Tuesday, October 19, 2010

History of Medical Technology in the Philippines

During World War II, Philippines was seriously affected. Pearl Harbor was invaded by Japan on December 7,1941. Three days later, Japan conquered the entire Philippines, causing the wrath of the United States to flare up. Illnesses and death was very evident.

In 1944, US bases were built in Leyte. This allows United States to bring in members of their healthcare team to the Philippines to serve their wounded soldiers.

On January 9, 1945, 850 US ships of the 6th US Army began a round-about to Lingayen Gulf attempting to mislead the Japanese. Manila was taken and Corregidor was liberated, finally, real medical facilities were made available to the Philippines which include the 26th Medical Laboratory of the 6th US Army. The said laboratory was located at 208 Quiricada Street, Sta. Cruz, Manila, but now known as the Public Health Laboratory; a division of the Manila Health Department. As early as February of that year, training of civilians to become members of the healthcare team was already being done.

The 6th US army left the laboratory on June 1945. The laboratory was endorsed to the National Department of Health, but the department didn’t seem to be interested in pursuing the objectives of the laboratory.

The 2nd World War ended on September 1945 and barely, a month later, the laboratory was formerly reorganized by Dr. Pio de Roda and assisted by Dr. Mariano Icasiano who was then the Manila City Health Officer. The laboratory was later named Manila Public Health Laboratory.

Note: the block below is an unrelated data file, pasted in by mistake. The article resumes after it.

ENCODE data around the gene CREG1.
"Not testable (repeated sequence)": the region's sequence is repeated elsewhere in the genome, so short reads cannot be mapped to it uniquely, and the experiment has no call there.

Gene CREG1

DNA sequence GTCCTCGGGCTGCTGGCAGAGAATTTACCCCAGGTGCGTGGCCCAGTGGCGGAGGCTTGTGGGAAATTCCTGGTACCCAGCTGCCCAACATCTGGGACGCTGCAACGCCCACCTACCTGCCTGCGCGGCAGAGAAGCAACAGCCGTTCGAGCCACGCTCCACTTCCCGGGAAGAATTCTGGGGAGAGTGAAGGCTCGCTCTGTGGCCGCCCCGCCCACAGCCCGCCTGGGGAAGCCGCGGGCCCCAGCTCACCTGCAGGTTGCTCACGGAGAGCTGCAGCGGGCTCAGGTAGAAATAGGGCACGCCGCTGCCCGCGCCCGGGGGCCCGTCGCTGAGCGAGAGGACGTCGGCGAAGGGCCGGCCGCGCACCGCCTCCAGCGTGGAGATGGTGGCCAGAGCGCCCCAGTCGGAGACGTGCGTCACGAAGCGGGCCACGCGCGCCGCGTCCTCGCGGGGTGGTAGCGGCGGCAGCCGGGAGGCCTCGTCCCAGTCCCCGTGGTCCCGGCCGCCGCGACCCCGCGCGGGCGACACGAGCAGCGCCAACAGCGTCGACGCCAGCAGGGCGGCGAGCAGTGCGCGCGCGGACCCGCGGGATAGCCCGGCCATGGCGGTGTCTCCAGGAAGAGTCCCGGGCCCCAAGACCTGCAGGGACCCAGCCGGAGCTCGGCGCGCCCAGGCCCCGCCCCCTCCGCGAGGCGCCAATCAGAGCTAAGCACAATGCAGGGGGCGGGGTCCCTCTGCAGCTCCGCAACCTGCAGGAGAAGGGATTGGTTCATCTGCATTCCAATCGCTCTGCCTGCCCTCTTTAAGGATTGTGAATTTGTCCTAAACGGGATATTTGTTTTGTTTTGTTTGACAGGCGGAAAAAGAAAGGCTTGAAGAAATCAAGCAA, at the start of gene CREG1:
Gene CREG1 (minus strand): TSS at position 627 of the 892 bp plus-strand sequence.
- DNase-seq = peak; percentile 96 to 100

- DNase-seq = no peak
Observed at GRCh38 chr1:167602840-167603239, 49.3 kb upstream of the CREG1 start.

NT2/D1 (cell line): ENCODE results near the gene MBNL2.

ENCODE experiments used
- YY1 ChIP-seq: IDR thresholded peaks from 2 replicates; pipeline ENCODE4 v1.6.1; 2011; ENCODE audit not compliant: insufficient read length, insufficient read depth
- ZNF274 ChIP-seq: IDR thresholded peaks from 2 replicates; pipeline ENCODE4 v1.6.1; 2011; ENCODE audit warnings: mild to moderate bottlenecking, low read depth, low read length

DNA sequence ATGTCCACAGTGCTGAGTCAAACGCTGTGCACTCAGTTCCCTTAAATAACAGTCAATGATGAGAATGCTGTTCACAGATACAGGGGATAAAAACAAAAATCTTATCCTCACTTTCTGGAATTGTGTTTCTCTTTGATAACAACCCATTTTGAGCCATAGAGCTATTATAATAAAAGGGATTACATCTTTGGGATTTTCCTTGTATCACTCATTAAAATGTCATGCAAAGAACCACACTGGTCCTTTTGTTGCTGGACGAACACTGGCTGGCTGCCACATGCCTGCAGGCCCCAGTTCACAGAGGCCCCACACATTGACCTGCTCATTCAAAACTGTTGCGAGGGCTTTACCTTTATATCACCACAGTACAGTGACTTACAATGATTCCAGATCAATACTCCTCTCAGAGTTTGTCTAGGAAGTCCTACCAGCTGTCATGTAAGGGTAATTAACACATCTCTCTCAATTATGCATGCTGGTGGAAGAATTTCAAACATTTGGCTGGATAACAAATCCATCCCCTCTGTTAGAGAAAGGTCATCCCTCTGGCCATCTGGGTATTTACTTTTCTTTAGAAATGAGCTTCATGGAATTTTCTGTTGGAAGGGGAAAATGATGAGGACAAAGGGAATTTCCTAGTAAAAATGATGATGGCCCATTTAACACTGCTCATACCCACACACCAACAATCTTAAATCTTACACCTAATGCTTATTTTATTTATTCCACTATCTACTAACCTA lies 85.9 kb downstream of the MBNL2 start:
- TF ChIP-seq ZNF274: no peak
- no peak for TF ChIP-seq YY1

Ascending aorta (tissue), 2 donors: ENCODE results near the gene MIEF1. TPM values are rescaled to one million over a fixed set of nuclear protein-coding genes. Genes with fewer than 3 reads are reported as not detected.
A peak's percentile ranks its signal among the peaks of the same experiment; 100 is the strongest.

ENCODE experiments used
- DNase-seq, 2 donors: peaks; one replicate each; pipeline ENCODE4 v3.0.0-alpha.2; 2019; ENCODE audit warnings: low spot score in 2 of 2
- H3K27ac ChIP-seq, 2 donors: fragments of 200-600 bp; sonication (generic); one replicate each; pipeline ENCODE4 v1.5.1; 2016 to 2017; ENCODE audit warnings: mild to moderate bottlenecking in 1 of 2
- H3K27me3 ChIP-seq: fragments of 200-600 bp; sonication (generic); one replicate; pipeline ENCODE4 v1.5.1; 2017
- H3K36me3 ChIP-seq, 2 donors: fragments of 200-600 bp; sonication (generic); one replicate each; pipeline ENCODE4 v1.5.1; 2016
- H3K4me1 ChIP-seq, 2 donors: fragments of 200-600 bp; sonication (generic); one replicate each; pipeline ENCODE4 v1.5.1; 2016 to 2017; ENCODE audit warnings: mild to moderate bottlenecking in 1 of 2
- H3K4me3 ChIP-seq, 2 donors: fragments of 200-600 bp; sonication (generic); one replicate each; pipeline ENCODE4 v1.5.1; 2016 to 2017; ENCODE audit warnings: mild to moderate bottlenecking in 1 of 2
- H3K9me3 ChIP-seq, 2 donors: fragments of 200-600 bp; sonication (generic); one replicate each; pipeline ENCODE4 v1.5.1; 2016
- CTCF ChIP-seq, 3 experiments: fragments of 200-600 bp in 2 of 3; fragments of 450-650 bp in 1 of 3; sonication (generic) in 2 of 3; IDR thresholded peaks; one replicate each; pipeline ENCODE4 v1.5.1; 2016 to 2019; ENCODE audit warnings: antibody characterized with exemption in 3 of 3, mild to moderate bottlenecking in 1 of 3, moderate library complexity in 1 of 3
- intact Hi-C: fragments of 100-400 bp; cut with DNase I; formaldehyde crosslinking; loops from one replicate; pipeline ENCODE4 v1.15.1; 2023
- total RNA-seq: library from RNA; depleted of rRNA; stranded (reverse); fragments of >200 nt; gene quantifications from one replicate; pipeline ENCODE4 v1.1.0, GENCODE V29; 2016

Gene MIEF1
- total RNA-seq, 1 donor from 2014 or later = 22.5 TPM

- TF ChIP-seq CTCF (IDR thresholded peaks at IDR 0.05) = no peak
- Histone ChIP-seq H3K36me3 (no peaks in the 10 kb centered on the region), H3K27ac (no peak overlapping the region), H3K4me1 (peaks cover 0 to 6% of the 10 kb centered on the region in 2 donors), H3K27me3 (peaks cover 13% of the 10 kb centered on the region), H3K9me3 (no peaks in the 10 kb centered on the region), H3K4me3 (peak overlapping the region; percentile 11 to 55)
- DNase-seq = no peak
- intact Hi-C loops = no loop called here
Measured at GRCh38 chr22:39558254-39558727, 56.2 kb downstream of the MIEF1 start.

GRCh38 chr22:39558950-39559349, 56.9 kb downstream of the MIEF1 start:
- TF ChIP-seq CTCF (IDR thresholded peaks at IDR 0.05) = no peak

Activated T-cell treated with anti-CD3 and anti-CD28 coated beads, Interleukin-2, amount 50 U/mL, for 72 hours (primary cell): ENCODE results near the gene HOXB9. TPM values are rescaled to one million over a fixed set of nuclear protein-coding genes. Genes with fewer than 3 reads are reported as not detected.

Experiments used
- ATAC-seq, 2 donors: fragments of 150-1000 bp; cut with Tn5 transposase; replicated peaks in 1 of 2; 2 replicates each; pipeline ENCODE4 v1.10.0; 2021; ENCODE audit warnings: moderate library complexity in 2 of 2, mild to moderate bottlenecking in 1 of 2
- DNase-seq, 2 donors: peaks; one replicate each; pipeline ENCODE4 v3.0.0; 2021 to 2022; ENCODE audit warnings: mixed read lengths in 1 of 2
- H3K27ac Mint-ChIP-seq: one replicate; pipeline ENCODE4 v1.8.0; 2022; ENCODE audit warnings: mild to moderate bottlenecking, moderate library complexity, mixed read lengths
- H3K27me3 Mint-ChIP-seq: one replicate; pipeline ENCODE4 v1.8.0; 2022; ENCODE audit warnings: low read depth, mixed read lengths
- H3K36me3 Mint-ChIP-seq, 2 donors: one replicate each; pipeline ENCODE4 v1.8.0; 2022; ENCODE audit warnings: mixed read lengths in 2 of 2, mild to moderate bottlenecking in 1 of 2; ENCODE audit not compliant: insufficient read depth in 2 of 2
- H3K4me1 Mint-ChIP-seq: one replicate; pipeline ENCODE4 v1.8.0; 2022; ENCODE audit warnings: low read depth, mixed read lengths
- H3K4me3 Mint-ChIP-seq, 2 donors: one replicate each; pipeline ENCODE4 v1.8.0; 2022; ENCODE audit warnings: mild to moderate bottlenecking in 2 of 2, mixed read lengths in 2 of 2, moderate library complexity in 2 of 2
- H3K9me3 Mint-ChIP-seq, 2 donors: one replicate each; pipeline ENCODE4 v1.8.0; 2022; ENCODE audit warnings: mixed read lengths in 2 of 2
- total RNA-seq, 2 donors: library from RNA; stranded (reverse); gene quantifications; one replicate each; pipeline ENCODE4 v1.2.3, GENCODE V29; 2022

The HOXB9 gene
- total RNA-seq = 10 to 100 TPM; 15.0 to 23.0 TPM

A training program for individuals aspiring to become laboratory workers was offered in 1947 by Dr. Pio de Roda in collaboration with Dra. Prudencia Sta. Ana. Trainees were mostly high school graduates and paramedical graduates. The training proved to be ineffective because the trainees were never motivated and there was no program that was supposed to last for a set period of time and no certificates were issued to the trainees.

Realizing this, Dr. Pio de Roda instructed Dra. Sta. Ana to prepare a formal syllabus of the training program. In 1954, the training began using a syllabus and it was to last 6 months.

The training program offered by Dr. Pio de Roda did not last long because during that same year, the formal education of Medical Technology in the Philippines began.


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